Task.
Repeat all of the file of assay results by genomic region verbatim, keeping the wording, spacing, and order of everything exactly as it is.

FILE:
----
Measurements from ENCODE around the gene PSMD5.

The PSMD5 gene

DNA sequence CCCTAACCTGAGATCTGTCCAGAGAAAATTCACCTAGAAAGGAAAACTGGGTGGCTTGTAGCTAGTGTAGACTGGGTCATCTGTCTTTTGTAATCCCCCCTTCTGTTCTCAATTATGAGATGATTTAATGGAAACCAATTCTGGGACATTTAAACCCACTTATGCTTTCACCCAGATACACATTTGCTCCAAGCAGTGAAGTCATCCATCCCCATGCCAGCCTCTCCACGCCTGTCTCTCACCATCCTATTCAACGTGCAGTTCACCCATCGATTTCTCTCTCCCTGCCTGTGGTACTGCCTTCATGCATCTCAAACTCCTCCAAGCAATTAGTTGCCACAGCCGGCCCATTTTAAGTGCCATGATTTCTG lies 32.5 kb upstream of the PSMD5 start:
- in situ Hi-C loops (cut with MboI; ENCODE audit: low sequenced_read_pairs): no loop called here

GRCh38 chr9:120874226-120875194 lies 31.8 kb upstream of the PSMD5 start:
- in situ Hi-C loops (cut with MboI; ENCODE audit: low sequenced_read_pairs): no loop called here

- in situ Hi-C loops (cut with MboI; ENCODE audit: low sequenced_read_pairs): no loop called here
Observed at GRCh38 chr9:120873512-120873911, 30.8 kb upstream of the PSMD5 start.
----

Measurements from ENCODE around the gene PSMD5.

The PSMD5 gene

DNA sequence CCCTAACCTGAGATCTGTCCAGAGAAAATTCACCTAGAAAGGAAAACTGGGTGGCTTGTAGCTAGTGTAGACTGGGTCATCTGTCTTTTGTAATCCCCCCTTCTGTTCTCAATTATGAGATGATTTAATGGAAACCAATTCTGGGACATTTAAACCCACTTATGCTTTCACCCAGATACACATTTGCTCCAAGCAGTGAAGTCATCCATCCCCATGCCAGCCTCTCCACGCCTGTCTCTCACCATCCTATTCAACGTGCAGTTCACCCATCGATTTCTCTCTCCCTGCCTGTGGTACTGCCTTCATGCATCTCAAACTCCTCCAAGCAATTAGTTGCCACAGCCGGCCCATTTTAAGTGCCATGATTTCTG lies 32.5 kb upstream of the PSMD5 start:
- in situ Hi-C loops (cut with MboI; ENCODE audit: low sequenced_read_pairs): no loop called here

GRCh38 chr9:120874226-120875194 lies 31.8 kb upstream of the PSMD5 start:
- in situ Hi-C loops (cut with MboI; ENCODE audit: low sequenced_read_pairs): no loop called here

- in situ Hi-C loops (cut with MboI; ENCODE audit: low sequenced_read_pairs): no loop called here
Observed at GRCh38 chr9:120873512-120873911, 30.8 kb upstream of the PSMD5 start.